The future looks bright for Toronto as it continues to expand with new and evolving food businesses. Many of these ventures are attempting to incorporate social good through their work by assisting others and their communities.
Below are some great examples of businesses that are connecting people and food together in a unique way in our city.
This food truck aims to bring fresh affordable produce to needy communities across Toronto. The project is a joint initiative between Toronto Public Health, FoodShare Toronto, United Way Toronto and CAMH’s Food Policy Research Imitative.
Located at the intersection of Dundas West and Bathurst, Market 707 is Toronto’s most unique food and retail market that’s operates all-year long. The vendors offer a range of delectable street foods from retrofitted shipping containers.
Launched in 2011, this food hub aims to bring together local chefs for pop-up events and social dining experiences. It’s a great way for new and emerging talent to showcase themselves to an audience while gaining valuable skills and exposure.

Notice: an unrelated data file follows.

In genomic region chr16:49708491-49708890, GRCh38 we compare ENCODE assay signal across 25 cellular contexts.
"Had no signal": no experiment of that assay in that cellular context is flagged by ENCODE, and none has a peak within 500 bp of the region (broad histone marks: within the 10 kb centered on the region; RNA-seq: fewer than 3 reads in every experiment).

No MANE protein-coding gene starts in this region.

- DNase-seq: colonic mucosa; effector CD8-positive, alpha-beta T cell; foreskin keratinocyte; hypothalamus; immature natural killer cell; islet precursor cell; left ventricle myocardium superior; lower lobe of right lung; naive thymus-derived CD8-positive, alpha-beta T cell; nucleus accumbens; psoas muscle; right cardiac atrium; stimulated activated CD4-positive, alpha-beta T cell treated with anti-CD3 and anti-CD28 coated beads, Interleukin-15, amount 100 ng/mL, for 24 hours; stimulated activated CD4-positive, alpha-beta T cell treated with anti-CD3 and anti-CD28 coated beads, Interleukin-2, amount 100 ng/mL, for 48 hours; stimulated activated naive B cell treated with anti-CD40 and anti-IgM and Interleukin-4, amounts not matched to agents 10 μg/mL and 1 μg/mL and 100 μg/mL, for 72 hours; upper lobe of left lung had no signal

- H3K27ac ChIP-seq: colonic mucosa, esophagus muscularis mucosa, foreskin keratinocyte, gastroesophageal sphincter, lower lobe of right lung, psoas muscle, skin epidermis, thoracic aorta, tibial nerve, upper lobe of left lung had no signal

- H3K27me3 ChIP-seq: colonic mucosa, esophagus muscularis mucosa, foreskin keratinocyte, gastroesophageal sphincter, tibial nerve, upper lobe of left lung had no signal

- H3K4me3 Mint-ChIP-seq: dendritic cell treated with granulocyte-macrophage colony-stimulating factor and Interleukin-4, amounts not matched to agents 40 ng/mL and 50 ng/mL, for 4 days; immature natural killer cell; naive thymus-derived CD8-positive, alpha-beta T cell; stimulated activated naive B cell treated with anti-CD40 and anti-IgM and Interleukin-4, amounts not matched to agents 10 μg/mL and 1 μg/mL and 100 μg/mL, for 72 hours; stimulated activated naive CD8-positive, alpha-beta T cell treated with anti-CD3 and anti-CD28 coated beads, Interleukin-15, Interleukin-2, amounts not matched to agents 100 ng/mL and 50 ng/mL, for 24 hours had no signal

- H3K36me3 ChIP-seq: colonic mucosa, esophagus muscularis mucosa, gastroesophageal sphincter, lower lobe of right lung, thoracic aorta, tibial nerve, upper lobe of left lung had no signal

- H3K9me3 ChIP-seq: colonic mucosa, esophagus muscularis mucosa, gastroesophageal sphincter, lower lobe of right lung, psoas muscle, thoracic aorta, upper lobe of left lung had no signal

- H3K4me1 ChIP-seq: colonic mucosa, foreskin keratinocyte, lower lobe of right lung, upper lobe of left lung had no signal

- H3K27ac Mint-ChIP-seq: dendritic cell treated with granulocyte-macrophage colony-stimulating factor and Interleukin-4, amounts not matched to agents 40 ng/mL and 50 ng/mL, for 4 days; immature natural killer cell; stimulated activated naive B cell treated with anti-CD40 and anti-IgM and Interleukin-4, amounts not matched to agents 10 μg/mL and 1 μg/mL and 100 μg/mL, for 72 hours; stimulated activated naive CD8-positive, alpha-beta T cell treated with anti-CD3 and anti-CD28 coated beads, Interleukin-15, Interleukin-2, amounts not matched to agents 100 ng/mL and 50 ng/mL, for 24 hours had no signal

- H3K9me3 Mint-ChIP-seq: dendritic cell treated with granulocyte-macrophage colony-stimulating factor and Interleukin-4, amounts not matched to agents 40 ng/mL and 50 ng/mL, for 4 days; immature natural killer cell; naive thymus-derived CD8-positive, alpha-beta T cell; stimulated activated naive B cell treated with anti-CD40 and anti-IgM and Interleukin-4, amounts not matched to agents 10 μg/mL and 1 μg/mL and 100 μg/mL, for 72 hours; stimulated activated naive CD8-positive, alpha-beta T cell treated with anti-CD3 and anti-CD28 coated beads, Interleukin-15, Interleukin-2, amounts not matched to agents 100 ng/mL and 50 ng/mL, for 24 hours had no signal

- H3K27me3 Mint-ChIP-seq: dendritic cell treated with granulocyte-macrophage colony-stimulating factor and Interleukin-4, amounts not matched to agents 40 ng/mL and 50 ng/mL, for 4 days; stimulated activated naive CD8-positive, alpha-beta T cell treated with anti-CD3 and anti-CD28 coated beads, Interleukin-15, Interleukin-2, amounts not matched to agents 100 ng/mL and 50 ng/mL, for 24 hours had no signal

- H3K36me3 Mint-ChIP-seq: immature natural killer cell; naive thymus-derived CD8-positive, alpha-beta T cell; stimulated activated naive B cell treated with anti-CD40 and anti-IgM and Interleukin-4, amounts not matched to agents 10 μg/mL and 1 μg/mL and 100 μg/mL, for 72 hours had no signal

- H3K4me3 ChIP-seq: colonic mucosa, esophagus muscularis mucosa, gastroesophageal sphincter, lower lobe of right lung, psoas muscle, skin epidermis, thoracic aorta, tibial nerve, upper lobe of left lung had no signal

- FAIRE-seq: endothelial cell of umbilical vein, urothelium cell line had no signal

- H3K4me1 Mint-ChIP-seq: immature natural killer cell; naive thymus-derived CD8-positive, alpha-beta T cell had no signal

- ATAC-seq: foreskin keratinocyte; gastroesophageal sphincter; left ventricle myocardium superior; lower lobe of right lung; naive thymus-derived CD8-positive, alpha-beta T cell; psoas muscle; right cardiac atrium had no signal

A local food artisan, Christine Manning makes a fine range of canned products like jams and preserves that are sold in farmer’s markets across the city. Recently, she took the opportunity to establish a rentable kitchen to assist other food entrepreneurs who are in need of a commercial working space.
The Atlantic is a causal and relaxed dinning space that allows patrons to kindly pay for what they wish for their meal including both in cash and in exchange of goods. Owner and chef, Nathan Isberg was inspired to ditch the old fashion concept of dining for something more meaningful and sustainable for his restaurant business.
Need a blender? How about a bread maker? This is Canada’s first non-profit library of kitchen appliances. You can simply borrow equipment for a nominal membership based on a monthly or yearly basis.
If you know of a business that should be included in this list, feel free to leave a comment below.